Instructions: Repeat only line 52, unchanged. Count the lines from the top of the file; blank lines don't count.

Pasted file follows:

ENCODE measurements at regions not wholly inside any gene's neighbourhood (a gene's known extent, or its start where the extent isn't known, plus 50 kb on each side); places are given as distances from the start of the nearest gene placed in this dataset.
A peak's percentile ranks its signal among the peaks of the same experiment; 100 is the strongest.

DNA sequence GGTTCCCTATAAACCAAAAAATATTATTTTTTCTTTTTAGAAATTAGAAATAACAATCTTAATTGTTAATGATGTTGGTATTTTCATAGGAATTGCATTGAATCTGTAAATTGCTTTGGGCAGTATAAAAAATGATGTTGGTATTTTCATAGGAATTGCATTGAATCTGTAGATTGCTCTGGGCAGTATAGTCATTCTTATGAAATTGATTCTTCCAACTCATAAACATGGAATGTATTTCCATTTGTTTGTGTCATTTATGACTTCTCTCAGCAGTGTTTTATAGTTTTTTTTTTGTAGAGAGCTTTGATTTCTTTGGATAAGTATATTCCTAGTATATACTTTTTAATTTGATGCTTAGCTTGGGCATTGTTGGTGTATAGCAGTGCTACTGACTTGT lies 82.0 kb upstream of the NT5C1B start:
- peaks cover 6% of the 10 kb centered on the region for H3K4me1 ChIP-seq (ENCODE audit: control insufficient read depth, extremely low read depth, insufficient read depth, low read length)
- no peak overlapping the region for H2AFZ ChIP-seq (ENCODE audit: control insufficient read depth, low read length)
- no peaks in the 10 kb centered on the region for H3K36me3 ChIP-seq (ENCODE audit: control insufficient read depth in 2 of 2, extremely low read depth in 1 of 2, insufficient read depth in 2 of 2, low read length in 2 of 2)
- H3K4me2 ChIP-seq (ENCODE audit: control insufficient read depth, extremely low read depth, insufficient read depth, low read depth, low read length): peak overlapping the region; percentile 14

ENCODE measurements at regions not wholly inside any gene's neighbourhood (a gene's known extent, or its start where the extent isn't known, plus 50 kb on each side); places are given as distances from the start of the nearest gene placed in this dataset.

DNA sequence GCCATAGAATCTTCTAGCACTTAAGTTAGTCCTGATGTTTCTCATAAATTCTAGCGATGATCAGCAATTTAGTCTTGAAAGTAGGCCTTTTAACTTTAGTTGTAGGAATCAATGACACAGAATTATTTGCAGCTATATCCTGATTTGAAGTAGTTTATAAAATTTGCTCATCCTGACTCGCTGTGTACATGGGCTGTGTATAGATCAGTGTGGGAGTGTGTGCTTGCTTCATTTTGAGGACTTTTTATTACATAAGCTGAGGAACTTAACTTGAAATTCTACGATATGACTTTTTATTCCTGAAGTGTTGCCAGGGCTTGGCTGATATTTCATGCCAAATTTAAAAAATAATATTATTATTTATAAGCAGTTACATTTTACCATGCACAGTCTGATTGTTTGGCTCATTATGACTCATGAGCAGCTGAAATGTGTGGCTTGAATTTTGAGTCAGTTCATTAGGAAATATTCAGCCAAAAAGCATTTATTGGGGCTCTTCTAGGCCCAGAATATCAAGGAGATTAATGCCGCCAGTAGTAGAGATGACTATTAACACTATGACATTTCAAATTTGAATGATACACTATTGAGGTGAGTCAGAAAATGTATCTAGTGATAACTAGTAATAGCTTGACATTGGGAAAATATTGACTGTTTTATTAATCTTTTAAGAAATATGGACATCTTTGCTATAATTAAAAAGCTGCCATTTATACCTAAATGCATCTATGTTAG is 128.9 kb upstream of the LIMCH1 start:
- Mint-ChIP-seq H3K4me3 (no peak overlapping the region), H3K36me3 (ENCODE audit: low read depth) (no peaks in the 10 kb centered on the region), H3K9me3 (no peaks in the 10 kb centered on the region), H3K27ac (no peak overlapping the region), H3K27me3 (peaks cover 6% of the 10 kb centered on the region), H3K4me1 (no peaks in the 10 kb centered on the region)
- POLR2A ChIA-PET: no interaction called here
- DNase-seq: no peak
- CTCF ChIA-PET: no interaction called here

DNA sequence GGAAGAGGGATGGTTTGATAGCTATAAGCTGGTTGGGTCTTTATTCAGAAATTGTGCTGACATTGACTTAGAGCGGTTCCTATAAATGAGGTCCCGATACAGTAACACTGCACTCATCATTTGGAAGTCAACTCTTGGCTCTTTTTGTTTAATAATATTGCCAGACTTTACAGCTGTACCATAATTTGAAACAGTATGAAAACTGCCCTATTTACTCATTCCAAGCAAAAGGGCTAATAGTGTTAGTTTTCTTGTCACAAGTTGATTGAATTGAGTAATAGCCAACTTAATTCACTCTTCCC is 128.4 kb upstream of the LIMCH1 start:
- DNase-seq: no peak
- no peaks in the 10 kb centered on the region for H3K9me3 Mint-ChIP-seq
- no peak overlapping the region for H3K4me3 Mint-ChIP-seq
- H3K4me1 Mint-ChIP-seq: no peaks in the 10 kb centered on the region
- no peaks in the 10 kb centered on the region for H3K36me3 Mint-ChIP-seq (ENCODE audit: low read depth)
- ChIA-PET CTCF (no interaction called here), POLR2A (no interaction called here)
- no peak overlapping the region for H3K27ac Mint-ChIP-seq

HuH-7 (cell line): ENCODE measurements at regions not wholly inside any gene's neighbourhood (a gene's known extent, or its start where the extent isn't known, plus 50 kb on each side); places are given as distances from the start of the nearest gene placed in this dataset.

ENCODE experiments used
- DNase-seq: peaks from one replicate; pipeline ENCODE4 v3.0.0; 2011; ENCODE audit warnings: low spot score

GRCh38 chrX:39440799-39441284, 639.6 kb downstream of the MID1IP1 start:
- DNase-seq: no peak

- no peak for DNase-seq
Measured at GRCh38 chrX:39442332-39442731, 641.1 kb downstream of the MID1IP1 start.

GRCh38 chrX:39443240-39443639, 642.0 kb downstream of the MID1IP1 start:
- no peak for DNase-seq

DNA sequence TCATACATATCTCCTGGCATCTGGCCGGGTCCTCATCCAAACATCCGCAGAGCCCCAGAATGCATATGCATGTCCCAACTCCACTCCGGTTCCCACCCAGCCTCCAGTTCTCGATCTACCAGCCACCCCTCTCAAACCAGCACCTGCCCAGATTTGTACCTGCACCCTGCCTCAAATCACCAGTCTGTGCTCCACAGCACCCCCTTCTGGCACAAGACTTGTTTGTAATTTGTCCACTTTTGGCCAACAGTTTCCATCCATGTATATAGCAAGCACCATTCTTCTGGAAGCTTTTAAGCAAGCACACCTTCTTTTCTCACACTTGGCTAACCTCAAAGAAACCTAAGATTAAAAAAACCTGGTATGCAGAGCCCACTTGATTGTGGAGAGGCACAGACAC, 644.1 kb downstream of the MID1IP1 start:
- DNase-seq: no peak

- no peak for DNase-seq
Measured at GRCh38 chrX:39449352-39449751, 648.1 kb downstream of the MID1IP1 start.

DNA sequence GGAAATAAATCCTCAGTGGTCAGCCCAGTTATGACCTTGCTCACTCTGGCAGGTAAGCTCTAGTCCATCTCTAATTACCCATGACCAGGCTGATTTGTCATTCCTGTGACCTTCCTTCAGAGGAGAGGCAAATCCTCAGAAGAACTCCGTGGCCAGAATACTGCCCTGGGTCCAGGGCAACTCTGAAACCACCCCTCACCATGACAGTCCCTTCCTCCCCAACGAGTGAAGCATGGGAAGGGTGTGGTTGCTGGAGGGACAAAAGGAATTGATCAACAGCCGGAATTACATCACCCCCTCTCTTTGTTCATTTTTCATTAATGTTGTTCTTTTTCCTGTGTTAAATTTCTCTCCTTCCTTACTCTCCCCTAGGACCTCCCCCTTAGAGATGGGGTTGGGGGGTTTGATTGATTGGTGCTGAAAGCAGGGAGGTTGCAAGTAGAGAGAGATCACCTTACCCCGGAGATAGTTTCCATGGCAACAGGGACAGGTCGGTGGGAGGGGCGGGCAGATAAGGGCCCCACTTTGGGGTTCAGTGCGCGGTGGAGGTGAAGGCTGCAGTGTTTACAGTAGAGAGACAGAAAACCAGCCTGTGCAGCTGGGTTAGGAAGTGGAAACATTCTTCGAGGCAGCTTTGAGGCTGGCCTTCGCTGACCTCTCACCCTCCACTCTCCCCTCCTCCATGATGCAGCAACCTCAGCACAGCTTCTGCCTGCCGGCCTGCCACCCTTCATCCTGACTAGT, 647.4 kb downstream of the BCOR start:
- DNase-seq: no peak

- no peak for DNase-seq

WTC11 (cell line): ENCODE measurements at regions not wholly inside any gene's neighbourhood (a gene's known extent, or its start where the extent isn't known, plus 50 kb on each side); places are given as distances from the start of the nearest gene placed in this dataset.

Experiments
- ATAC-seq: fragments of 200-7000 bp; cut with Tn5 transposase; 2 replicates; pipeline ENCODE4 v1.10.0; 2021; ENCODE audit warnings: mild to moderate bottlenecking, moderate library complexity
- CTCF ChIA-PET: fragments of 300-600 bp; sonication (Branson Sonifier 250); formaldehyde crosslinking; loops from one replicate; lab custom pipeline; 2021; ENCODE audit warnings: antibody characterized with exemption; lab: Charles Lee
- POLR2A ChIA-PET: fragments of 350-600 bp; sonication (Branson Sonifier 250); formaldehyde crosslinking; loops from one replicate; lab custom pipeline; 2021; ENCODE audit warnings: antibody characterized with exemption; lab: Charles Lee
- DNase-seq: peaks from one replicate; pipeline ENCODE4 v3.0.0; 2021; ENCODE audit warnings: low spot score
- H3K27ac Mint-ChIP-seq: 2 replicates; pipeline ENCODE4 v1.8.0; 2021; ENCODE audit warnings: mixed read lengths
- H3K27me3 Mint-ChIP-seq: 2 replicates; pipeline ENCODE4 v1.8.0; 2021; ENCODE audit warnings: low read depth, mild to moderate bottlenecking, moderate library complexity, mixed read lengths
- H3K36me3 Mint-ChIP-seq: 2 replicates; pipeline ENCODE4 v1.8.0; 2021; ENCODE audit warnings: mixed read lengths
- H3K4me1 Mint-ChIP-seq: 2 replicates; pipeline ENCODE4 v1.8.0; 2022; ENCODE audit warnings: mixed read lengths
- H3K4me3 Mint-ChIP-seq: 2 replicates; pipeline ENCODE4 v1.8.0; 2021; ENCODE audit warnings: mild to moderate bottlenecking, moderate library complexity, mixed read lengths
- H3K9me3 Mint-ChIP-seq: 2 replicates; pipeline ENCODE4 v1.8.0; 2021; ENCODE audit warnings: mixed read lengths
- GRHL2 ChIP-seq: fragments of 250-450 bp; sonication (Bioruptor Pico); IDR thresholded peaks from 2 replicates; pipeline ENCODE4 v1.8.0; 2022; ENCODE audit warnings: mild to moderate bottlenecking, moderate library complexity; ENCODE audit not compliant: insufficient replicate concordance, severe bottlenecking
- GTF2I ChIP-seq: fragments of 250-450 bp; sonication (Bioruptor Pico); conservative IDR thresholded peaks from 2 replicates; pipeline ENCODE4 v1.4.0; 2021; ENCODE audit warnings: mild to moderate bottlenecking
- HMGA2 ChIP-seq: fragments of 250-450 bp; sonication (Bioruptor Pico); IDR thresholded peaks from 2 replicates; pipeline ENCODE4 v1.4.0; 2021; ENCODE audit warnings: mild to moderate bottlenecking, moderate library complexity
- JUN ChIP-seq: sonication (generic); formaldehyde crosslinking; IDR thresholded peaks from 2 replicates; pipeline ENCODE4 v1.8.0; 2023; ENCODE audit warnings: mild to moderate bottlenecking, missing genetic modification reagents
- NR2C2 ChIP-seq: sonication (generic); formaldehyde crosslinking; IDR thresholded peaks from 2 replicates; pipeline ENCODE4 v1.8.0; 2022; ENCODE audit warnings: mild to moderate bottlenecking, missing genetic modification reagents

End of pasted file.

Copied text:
- HMGA2 ChIP-seq: fragments of 250-450 bp; sonication (Bioruptor Pico); IDR thresholded peaks from 2 replicates; pipeline ENCODE4 v1.4.0; 2021; ENCODE audit warnings: mild to moderate bottlenecking, moderate library complexity